McCain's Media begins its march against Obama. I've been saying they will support McCain in the general all along. Listen to the tone of Gibson's voice as he makes a strong statement against Obama's money advantage over the uninspiring John McCain. Something that never seemed to bother the Villagers before. Heck, Bush 41 and the Saudis look really cool as friends... He feels oh so awful about the fact that McCain is getting trounced in the fundraising department by Obama. The poor little guy who makes sure the media has plenty of doughnuts on his campaign bus. I'm sure that if McCain had the online support that Obama has---the story would be something like. "Will John McCain's excellent fundraising advantage lead him straight to the oval office?" They would be amazed at his fundraising prowess. John McCain: The Internet Maverick!
"Let me ask you a question about basic fairness: People in this country like to believe that people play on a level playing field and that a campaign will be about ideas and personality; if you start with that much more money, is it basically fair?"
There was real emotion in his voice when ABC News anchor Charles Gibson used Friday night's newscast to stand up for little-guy McCain against online-fundraising powerhouse Barack Obama.
To me, the good news is that a network anchor was giving prominence to the plight of underfinanced candidates.
The bad news is that it's taken years to see an anchor make such a stand. And that Gibson (like other media voices in recent days) is making his stand for "fairness" against a candidate who has attracted 3 million contributions from 1.5 million donors giving an average donation of $91. In other words, against a candidate who is arguably less beholden to big-moneyed interests than McCain.
Thanks to Silent Patriot for the video and screen cap. Full transcript below the fold with a little added tasty treat:
CHARLES GIBSON: Barack Obama announced today that he and Hillary Clinton will campaign together next Friday, their first joint appearance since he secured the nomination. The announcement comes a day after Obama said he is not going to take public campaign financing, a decision which has drawn a great deal of criticism, and our chief Washington correspondent, George Stephanopoulos, is joining us again to talk about this.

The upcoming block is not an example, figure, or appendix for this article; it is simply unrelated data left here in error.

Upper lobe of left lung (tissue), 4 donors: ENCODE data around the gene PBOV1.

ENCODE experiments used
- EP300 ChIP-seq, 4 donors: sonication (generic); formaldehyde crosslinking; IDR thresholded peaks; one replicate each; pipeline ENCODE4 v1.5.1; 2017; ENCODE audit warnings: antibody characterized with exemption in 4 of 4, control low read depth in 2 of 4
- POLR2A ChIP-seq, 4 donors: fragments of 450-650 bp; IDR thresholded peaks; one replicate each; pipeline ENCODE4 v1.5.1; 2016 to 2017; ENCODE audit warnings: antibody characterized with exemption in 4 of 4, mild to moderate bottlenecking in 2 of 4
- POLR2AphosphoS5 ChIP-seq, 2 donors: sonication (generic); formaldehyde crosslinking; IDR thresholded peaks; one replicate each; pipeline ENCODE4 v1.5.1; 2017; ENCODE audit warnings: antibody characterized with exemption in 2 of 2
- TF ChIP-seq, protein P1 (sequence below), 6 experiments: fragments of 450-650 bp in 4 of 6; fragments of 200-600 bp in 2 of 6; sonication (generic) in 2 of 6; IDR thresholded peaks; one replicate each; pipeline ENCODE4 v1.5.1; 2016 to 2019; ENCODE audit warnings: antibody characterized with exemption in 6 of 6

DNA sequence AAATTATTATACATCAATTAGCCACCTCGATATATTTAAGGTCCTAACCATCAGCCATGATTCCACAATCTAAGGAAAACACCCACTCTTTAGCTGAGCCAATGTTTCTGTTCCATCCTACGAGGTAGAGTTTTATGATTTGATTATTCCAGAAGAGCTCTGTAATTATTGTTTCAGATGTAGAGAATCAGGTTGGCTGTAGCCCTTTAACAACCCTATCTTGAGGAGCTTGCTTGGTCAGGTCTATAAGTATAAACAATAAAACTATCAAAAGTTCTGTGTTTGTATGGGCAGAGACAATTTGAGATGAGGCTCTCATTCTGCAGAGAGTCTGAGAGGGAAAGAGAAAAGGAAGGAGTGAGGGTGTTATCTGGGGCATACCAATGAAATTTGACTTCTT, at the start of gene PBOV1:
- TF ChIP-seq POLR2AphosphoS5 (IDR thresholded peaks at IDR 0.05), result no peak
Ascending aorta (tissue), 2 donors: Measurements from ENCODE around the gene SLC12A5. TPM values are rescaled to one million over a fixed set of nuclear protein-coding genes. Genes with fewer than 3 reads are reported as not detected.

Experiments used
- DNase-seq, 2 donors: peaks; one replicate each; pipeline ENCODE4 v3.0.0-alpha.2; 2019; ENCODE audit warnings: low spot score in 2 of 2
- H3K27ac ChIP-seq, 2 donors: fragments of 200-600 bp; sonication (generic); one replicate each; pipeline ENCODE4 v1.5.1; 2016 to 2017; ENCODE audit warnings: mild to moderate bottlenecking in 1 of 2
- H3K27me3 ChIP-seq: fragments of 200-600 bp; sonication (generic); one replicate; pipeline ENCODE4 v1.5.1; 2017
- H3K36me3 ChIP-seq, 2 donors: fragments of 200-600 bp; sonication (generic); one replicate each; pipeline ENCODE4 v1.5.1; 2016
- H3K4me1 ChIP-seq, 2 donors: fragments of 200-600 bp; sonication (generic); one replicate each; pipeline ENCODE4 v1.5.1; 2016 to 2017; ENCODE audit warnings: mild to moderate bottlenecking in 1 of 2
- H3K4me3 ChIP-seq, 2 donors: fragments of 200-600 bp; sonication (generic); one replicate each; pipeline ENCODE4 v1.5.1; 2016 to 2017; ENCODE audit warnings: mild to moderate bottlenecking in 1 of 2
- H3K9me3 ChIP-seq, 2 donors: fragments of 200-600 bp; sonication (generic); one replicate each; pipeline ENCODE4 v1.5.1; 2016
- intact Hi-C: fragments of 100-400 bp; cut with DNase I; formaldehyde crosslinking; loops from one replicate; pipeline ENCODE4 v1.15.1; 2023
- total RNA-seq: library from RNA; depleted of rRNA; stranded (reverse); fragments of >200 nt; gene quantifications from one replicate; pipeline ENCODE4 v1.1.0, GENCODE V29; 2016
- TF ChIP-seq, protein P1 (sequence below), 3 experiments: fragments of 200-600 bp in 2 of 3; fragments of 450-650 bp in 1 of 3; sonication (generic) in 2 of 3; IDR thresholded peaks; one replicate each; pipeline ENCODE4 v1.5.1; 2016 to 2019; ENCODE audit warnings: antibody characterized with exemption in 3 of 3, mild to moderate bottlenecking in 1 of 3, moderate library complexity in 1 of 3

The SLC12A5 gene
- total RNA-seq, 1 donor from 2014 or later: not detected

By opting out of the public financing system, George, he could have, depending on how much he raises, two times, three times, four times as much money as John McCain. What's he going to do with all that money?
GEORGE STEPHANOPOULOS: Well, we're already starting to see what he intends to do with this kind of money. Just today, just yesterday in fact, Barack Obama bought his first general election ads. I'm going to put up a map showing the states in which he's bought those ads: 18 states overall, Charlie 14 of those 18 states are states won by George Bush in 2004. If he's able to continue to raise money over the Internet, as he expects to over these next several months, it is conceivable that Senator Obama will be able to campaign and advertise in Republican states right up to election day.
GIBSON: George, I've heard a lot of political analysis today about his decision, but let me ask you a question about basic fairness. People in this country like to believe that people play on a level playing field and that a campaign will be about ideas and personality. If you start with that much more money, is it basically fair?
STEPHANOPOULOS: Well, I guess we're going to find out in this election whether people believe that or not, Charlie. You know, this public financing system where each candidate, presidential candidate, has the same amount of money has only been in place since 1976. So for a little over 30 years right now. This will be the first time ever that a presidential candidate in the general election will not be taking that public money, but we've seen the system erode over the last several years. Americans are checking off that contribution to the public financing system by fewer and fewer numbers every single year, and in the primaries, over the last three election cycles, we've seen candidates in both parties opt out of the system as well.